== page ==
Internal Instability in Pakistan
It is true that population and economics are not everything and countries can punch above or below their weight internationally based on how well they use their diplomatic, economic, and military influence. This, however, requires political and economic stability, something that Pakistan does not have. There is nothing as useful as a government promoting its own interests on the global stage. For example, the government of Narendra Modi in India constantly talks India up, urges companies to invest in India, and speaks about India’s role in the world.
Since Imran Khan’s ouster from power in a no-confidence vote in April 2022, Pakistan has experienced political instability, compounding its economic crisis. Khan and his supporters have engaged in protests, which have sometimes escalated into violence, since then. While the unrest has reduced substantially with Khan’s arrest and a caretaker government in charge until elections, uncertainty over when elections will be held and the role of the military in the current set-up persists.
Its opaque political situation presents difficulties for foreign countries in deciding which actors within Pakistan to engage with, and to what extent they should do so. Even if the military controls policy, a civilian government remains its face, yet often engaging with the civilian government is pointless. As various civilian factions and political parties continue to vie against each other and the military, and as the economic crisis continues, Pakistan remains unstable and self-absorbed.
Such a country, with this level of chronic instability, can hardly implement the necessary economic policies, prioritize growth, serve as a stable partner for other countries, or promote its own interests internationally. It can hardly articulate a vision of its own geopolitical goals and take advantage of its location and resources. Compared to its neighbors and other countries with similar populations, military prowess, and resources, such as Turkey, Indonesia, and Bangladesh, Pakistan is totally stagnant.
In the last few years, there is no doubt that India has arrived on the world stage in a big way. In the past, India was often bracketed with Pakistan in foreign contexts, especially on the Kashmir issue and in discussions on nuclear proliferation. The United States and other world powers sought to mitigate instability in South Asia by engaging with the Indo-Pakistan relationship, particularly as the West was then heavily involved in Afghanistan and Pakistan was an important ally and battlefield in the now-forgotten global war on terrorism. This fed a perception in the West that India and Pakistan were roughly similar in terms of power and importance, but that is no longer the case. In fact, it never was — India’s economy is eight times Pakistan’s size and its population is at least seven times larger — but now perception has caught up with reality.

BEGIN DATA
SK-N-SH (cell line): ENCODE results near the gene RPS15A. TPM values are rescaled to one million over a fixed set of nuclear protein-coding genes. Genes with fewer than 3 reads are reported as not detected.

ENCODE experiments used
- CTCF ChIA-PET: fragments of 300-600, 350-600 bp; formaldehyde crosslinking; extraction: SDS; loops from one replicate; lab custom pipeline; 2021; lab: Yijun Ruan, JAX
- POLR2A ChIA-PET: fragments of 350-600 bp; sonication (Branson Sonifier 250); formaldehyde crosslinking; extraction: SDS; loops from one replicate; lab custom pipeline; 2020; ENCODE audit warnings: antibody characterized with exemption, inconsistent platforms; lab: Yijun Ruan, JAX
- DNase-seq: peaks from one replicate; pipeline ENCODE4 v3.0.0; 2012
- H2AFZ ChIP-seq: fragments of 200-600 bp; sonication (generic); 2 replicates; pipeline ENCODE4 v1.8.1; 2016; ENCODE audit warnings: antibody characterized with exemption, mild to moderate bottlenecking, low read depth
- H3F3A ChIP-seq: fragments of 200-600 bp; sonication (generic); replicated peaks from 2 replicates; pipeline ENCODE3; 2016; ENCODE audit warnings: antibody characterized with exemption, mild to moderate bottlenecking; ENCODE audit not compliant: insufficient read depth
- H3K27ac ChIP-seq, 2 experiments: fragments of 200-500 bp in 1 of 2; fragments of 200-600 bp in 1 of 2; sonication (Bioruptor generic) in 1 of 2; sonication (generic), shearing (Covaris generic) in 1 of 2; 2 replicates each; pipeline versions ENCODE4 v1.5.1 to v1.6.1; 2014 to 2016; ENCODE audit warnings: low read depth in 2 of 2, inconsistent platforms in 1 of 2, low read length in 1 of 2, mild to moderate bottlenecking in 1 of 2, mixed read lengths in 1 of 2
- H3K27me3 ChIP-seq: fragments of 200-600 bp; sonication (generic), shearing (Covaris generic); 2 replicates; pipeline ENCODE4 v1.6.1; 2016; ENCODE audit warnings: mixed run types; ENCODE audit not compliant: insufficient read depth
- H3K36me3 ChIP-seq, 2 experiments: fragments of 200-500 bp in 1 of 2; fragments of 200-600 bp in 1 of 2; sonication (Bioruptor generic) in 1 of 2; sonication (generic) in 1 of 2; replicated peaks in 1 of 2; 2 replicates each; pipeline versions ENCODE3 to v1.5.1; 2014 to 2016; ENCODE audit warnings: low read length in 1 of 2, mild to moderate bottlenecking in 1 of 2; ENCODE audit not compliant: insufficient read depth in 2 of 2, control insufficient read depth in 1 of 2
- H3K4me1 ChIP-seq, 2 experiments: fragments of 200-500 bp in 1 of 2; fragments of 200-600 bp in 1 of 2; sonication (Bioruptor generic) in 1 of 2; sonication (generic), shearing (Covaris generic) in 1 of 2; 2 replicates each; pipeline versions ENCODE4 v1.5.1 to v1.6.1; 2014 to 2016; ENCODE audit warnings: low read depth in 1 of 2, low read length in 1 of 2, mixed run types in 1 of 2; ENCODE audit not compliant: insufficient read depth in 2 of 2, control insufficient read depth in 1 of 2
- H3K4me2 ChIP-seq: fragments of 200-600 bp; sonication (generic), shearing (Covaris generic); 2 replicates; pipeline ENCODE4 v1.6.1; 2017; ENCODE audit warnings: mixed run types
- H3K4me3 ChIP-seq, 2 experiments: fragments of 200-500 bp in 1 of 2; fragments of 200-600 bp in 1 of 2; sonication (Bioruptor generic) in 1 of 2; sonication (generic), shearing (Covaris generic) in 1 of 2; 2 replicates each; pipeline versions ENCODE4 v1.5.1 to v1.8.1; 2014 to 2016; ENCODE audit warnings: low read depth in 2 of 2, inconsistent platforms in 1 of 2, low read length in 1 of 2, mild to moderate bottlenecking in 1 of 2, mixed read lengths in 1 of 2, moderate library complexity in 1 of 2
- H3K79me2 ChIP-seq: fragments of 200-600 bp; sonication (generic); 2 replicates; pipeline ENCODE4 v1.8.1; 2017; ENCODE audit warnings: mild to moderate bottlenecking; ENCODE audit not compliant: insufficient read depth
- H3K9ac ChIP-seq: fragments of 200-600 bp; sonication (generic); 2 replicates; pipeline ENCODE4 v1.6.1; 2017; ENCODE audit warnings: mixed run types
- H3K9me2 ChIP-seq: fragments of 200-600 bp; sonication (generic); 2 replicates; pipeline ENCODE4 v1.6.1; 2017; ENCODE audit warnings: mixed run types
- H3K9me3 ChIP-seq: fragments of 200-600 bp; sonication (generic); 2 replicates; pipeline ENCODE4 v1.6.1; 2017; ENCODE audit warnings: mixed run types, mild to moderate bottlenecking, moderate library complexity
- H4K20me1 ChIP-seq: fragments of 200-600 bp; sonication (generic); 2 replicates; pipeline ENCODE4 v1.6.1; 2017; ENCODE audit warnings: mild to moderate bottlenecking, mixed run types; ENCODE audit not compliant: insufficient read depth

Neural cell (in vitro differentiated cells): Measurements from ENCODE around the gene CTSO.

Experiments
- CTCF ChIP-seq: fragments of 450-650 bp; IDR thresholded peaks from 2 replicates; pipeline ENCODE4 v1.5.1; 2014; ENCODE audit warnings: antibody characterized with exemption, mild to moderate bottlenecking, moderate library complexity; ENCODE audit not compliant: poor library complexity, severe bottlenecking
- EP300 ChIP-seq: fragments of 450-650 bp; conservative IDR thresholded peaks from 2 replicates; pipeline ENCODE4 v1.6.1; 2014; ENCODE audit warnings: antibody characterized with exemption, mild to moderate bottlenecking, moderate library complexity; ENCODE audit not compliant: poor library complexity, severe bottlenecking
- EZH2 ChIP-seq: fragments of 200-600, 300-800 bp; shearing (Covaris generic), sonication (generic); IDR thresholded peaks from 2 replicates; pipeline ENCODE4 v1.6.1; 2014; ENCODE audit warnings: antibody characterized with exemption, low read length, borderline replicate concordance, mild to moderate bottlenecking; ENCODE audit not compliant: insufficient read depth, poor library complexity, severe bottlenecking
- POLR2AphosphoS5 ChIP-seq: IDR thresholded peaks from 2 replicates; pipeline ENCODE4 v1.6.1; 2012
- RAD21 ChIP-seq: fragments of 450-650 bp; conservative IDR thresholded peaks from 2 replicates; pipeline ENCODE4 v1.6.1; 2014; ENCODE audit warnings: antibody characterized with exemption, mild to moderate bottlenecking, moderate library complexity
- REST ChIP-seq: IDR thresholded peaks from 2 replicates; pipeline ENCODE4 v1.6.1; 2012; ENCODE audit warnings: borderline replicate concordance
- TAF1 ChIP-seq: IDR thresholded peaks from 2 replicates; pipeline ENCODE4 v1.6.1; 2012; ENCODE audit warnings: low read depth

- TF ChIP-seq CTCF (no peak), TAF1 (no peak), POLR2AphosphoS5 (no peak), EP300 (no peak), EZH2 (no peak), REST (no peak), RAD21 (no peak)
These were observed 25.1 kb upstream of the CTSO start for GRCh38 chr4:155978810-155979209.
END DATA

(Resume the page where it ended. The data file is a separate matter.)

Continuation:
It is widely recognized that India is a leading global power with influence in major clubs such as the G-20, and the newly expanded BRICS, and in countries ranging from Greece, France, Saudi Arabia, and the United States. Today, India is more often than not bracketed with China, not Pakistan.
Unfortunately for Pakistan, there is little it can do to match this, economically or militarily. In a world that has moved to focusing on economic growth and development and old-fashioned great power politics, any militancy and terrorism emanating from Pakistan would not gain it any favor, and it seems to have exhausted the goodwill of many of its friends in the Middle East with its incessant need for bailouts.
Pakistan already has little military leverage vis-à-vis India, but now has even less diplomatic leverage, as fewer countries care enough to continue to humor it on Kashmir or India, when ultimately, what they really want is for Pakistan to get its own house in order.
These factors, working in tandem with each other, reinforce the fact that Pakistan has rather quickly become geopolitically irrelevant. It will take a lot of time and effort, and more than anything, a competent, stable government and political system, to reverse this process.